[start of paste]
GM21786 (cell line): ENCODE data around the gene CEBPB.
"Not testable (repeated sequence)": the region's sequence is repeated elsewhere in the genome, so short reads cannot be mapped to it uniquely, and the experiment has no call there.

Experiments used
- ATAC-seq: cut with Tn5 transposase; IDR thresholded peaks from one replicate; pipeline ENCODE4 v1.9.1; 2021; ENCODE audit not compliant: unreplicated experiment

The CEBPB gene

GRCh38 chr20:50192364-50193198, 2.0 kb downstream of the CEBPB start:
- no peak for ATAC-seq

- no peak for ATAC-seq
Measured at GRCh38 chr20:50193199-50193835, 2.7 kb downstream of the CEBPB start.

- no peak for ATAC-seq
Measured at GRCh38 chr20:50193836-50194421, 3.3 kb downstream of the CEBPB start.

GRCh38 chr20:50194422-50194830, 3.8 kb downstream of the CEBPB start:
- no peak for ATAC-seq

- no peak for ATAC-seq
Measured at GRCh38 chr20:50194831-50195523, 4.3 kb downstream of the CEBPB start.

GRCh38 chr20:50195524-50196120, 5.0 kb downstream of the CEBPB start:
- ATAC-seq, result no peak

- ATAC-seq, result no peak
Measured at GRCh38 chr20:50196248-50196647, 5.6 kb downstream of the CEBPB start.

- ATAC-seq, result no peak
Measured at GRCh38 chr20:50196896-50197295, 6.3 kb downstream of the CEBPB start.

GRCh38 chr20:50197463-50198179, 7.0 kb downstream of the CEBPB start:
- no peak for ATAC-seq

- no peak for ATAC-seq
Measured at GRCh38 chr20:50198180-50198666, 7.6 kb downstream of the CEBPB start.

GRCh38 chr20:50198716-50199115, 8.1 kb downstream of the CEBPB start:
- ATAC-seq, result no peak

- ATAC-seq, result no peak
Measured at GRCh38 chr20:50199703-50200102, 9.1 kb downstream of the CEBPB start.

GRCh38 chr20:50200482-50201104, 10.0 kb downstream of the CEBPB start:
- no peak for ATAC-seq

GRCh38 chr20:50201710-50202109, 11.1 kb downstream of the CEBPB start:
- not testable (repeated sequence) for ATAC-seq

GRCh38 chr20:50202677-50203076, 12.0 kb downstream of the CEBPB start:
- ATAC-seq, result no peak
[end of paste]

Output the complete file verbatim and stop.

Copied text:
GM21786 (cell line): ENCODE data around the gene CEBPB.
"Not testable (repeated sequence)": the region's sequence is repeated elsewhere in the genome, so short reads cannot be mapped to it uniquely, and the experiment has no call there.

Experiments used
- ATAC-seq: cut with Tn5 transposase; IDR thresholded peaks from one replicate; pipeline ENCODE4 v1.9.1; 2021; ENCODE audit not compliant: unreplicated experiment

The CEBPB gene

GRCh38 chr20:50192364-50193198, 2.0 kb downstream of the CEBPB start:
- no peak for ATAC-seq

- no peak for ATAC-seq
Measured at GRCh38 chr20:50193199-50193835, 2.7 kb downstream of the CEBPB start.

- no peak for ATAC-seq
Measured at GRCh38 chr20:50193836-50194421, 3.3 kb downstream of the CEBPB start.

GRCh38 chr20:50194422-50194830, 3.8 kb downstream of the CEBPB start:
- no peak for ATAC-seq

- no peak for ATAC-seq
Measured at GRCh38 chr20:50194831-50195523, 4.3 kb downstream of the CEBPB start.

GRCh38 chr20:50195524-50196120, 5.0 kb downstream of the CEBPB start:
- ATAC-seq, result no peak

- ATAC-seq, result no peak
Measured at GRCh38 chr20:50196248-50196647, 5.6 kb downstream of the CEBPB start.

- ATAC-seq, result no peak
Measured at GRCh38 chr20:50196896-50197295, 6.3 kb downstream of the CEBPB start.

GRCh38 chr20:50197463-50198179, 7.0 kb downstream of the CEBPB start:
- no peak for ATAC-seq

- no peak for ATAC-seq
Measured at GRCh38 chr20:50198180-50198666, 7.6 kb downstream of the CEBPB start.

GRCh38 chr20:50198716-50199115, 8.1 kb downstream of the CEBPB start:
- ATAC-seq, result no peak

- ATAC-seq, result no peak
Measured at GRCh38 chr20:50199703-50200102, 9.1 kb downstream of the CEBPB start.

GRCh38 chr20:50200482-50201104, 10.0 kb downstream of the CEBPB start:
- no peak for ATAC-seq

GRCh38 chr20:50201710-50202109, 11.1 kb downstream of the CEBPB start:
- not testable (repeated sequence) for ATAC-seq

GRCh38 chr20:50202677-50203076, 12.0 kb downstream of the CEBPB start:
- ATAC-seq, result no peak